Flee is the story of an Afghan refugee, a 2021 animated documentary about Amin, who fled Afghanistan in the early 80s, as the Mujahideen sought to displace the newly installed Communist regime. The American and Soviet funding of these civil conflicts is not mentioned, but extremely important to keep in mind. Riz Ahmed lends his voice to Amin in the English dubbing of the film, alongside his executive producer role. “Flee” is available to view on Disney+
None of the Afghan languages has a word for “gay” or “homosexual,” at least according to a native Afghan, Amin. Amin (real name hidden for security reasons) is the protagonist of “Flee” a Dutch animated documentary.
One of the multiple themes explored through the roughly ninety minutes of this film is Amin’s journey towards coming to terms with his identity, which entailed accepting his own homosexuality.
You might, as I did, let out a sympathetic and pained groan at the scene depicting him asking for medication to cure his gayness. This scene comes hot on the heels of a sequence of lighthearted attraction, as you watch the young refugee grow besotted with a compatriot who is also fleeing to Europe. The path to self-acceptance of sexuality for Amin culminates in the closing scenes of the film. It is scored by Daft Punk’s Veridis Quo, which fits so well, that the director chased Daft Punk for three years to get their personal approval-which he got, vehemently.
The majority of this film is concerned less with personal journeys, and more with the physical journey of Amin, alongside his siblings and mother, from a deteriorating and dangerous Afghanistan to the relative stability of Europe. Growth and maturity underscore every step our subjects take from Afghanistan to Russia, to Estonia and farther and farther afield from their realm of familiarity.
How do you take a man lying psychotherapeutically on a couch, talking about his past, and translate it to compelling storytelling? He’s a deeply captivating man, our Amin, but the cinematic qualities of physical stasis during conversation wear thin after 90 seconds, let alone 90 minutes.
Anecdotes, jokes, desires and secrets alike are brought to life in an art style that is multi-referential and still strikingly individual. You see the frames of an indie graphic novel in flashbacks to Kabul, low frame rates of animation turning seconds into minutes so you can savour the laughter of a young Amin running through the streets. In moments of melancholy, you find the “sense of solitude”, as director Jonas Poher Rasmussen calls it, from an Edward Hopper painting.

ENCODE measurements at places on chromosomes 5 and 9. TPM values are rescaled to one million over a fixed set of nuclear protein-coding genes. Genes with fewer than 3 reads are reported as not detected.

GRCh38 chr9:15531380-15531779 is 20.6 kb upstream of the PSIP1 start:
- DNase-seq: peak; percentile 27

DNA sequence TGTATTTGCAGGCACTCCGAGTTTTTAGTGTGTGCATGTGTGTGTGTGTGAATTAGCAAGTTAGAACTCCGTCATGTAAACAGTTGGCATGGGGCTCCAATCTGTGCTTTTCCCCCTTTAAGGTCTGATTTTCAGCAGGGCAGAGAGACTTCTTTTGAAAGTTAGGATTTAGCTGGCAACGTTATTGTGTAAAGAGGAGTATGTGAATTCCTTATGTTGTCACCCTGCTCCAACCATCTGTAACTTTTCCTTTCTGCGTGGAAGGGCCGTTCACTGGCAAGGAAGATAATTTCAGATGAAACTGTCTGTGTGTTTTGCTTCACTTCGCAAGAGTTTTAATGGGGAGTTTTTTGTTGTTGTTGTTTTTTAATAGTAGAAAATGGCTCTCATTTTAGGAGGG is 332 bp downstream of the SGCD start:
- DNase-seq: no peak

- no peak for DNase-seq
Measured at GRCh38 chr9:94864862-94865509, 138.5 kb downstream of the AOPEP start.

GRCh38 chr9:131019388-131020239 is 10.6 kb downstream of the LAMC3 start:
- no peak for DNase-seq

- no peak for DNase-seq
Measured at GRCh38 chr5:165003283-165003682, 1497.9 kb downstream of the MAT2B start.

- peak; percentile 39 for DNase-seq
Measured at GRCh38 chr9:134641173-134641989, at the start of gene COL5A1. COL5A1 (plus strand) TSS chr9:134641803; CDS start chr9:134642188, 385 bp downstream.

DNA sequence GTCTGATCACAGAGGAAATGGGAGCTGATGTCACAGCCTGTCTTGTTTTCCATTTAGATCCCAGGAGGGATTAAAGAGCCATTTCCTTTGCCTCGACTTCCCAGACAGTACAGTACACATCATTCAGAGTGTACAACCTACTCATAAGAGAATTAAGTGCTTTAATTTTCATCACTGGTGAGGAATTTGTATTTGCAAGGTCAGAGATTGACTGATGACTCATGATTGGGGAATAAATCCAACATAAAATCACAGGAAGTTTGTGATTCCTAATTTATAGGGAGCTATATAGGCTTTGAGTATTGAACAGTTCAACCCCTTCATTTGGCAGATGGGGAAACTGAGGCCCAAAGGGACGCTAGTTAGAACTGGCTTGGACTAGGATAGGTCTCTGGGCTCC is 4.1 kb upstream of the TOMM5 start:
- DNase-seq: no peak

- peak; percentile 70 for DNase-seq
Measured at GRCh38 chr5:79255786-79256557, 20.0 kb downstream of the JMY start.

Colours aren’t overindulged here, it isn’t a Disney film, it’s a life story: Of sorrow, loss and authenticity above all else. Kabul is painted in many shades of brown, a rich variety, but still…well…brown.
Lest even this muted tonality in animation create the illusion of fantasia and fiction, the film is punctuated by archival footage of the events that Amin bore witness to: His childhood abruptly halted by communists overthrowing the Afghan monarchy in 1979; and those communists then being challenged by the Islamist fundamentalist Mujahideen; corrupt and abusive policing with working-class depravity in post-Soviet Moscow; and then, finally, the tense stillness of present-day Copenhagen and rural Denmark, threatening to burst with his best-kept secret, his past.
The tenacity of character within Amin is in just that: His secrets, held so dear from the trauma of the past, and some secrets of the refugee struggle he never knew to tell.
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The story is framed so perfectly, you couldn’t write it; the director and subject are friends from high school. You see a deep-rooted friendship blossom and thrive as they converse, and the Afghan grows more and more candid about his past. He reveals that not even his fiancé knows about his past, the past he had to hide to be granted asylum in Denmark. This was a rule the smuggler who got him to Copenhagen had gruffly stipulated.